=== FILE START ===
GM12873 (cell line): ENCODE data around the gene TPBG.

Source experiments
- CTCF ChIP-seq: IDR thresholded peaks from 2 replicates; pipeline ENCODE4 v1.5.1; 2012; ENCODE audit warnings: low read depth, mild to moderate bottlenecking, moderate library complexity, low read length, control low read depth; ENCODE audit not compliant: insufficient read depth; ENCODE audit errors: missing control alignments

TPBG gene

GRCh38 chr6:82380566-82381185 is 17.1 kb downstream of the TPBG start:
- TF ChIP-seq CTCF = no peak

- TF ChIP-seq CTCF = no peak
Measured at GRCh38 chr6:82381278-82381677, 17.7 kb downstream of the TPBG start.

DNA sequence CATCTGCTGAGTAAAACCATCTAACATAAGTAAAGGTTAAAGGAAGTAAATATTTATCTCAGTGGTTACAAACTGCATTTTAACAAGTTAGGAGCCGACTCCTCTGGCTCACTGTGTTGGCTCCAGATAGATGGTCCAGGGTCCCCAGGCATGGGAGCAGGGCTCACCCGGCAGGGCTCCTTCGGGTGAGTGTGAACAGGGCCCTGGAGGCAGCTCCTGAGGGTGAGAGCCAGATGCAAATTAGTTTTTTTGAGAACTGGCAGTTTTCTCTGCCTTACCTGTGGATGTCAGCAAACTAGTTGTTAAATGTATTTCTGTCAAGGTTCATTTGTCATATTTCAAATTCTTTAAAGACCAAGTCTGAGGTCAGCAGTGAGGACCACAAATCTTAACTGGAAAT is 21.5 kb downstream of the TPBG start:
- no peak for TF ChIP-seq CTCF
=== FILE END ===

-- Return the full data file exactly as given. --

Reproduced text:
GM12873 (cell line): ENCODE data around the gene TPBG.

Source experiments
- CTCF ChIP-seq: IDR thresholded peaks from 2 replicates; pipeline ENCODE4 v1.5.1; 2012; ENCODE audit warnings: low read depth, mild to moderate bottlenecking, moderate library complexity, low read length, control low read depth; ENCODE audit not compliant: insufficient read depth; ENCODE audit errors: missing control alignments

TPBG gene

GRCh38 chr6:82380566-82381185 is 17.1 kb downstream of the TPBG start:
- TF ChIP-seq CTCF = no peak

- TF ChIP-seq CTCF = no peak
Measured at GRCh38 chr6:82381278-82381677, 17.7 kb downstream of the TPBG start.

DNA sequence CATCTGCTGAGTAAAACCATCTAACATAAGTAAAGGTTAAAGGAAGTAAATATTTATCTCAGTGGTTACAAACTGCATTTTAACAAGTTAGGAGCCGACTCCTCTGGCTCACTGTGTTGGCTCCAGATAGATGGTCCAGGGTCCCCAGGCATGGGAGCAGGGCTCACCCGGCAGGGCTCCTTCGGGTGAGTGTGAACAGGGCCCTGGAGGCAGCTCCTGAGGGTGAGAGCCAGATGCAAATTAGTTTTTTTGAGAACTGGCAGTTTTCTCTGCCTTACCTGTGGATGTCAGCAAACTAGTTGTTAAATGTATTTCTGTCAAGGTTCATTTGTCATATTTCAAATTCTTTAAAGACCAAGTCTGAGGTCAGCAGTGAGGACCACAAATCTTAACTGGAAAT is 21.5 kb downstream of the TPBG start:
- no peak for TF ChIP-seq CTCF